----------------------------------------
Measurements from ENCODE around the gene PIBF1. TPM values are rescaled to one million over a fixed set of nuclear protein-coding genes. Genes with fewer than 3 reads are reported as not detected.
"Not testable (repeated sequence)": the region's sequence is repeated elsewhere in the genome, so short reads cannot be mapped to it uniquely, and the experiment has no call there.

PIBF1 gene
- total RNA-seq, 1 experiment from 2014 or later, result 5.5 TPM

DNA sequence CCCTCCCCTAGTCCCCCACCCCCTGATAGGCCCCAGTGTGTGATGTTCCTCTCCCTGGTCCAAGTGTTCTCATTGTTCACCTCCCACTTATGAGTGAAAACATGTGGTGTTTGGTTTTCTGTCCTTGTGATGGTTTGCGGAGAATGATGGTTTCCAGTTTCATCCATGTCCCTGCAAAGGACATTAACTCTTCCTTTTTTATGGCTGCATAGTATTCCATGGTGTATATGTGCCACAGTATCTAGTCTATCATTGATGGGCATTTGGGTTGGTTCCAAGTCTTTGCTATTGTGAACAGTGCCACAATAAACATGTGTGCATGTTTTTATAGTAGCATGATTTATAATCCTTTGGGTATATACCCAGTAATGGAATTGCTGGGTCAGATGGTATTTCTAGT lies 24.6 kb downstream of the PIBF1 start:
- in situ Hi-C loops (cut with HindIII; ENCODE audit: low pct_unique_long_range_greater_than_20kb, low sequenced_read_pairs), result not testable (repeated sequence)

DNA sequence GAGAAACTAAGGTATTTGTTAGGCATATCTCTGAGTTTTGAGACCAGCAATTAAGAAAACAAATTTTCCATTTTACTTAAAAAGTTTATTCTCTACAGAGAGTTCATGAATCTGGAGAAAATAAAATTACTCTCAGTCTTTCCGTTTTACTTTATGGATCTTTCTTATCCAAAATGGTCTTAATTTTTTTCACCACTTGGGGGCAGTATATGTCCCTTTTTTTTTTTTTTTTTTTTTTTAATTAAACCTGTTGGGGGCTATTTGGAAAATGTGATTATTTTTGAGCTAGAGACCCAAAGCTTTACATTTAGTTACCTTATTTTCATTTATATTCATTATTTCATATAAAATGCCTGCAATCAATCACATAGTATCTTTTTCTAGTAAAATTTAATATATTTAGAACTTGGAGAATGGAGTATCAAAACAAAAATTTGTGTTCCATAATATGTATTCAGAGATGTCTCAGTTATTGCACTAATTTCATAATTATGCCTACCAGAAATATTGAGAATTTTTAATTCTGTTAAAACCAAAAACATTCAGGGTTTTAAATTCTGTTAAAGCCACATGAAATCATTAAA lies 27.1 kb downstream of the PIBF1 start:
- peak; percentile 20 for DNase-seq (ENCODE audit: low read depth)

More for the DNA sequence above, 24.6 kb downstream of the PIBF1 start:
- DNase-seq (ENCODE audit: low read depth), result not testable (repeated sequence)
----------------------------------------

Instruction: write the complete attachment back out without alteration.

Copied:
Measurements from ENCODE around the gene PIBF1. TPM values are rescaled to one million over a fixed set of nuclear protein-coding genes. Genes with fewer than 3 reads are reported as not detected.
"Not testable (repeated sequence)": the region's sequence is repeated elsewhere in the genome, so short reads cannot be mapped to it uniquely, and the experiment has no call there.

PIBF1 gene
- total RNA-seq, 1 experiment from 2014 or later, result 5.5 TPM

DNA sequence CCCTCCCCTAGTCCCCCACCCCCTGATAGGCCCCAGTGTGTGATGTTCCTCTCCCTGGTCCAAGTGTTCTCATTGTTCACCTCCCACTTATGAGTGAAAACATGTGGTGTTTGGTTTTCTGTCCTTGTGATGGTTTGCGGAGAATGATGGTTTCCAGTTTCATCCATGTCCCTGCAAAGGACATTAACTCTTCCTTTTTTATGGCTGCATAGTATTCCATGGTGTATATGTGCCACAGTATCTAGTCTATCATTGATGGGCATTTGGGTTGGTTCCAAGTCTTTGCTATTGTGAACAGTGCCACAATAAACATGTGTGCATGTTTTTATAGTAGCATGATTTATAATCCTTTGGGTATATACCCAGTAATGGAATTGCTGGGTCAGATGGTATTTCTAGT lies 24.6 kb downstream of the PIBF1 start:
- in situ Hi-C loops (cut with HindIII; ENCODE audit: low pct_unique_long_range_greater_than_20kb, low sequenced_read_pairs), result not testable (repeated sequence)

DNA sequence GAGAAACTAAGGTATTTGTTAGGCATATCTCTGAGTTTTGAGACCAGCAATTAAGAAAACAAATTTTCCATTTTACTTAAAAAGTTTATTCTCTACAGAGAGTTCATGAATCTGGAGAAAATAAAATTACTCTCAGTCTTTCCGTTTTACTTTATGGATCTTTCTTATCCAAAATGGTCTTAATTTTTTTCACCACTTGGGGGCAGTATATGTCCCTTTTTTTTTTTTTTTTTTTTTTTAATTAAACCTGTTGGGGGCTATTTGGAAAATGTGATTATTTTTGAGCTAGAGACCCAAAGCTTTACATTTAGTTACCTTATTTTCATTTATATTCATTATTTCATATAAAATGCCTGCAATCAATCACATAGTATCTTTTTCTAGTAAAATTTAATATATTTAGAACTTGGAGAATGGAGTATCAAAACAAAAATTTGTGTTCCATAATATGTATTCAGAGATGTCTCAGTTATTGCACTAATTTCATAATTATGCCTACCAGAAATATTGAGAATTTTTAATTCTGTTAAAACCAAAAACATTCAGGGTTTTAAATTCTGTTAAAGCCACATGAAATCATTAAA lies 27.1 kb downstream of the PIBF1 start:
- peak; percentile 20 for DNase-seq (ENCODE audit: low read depth)

More for the DNA sequence above, 24.6 kb downstream of the PIBF1 start:
- DNase-seq (ENCODE audit: low read depth), result not testable (repeated sequence)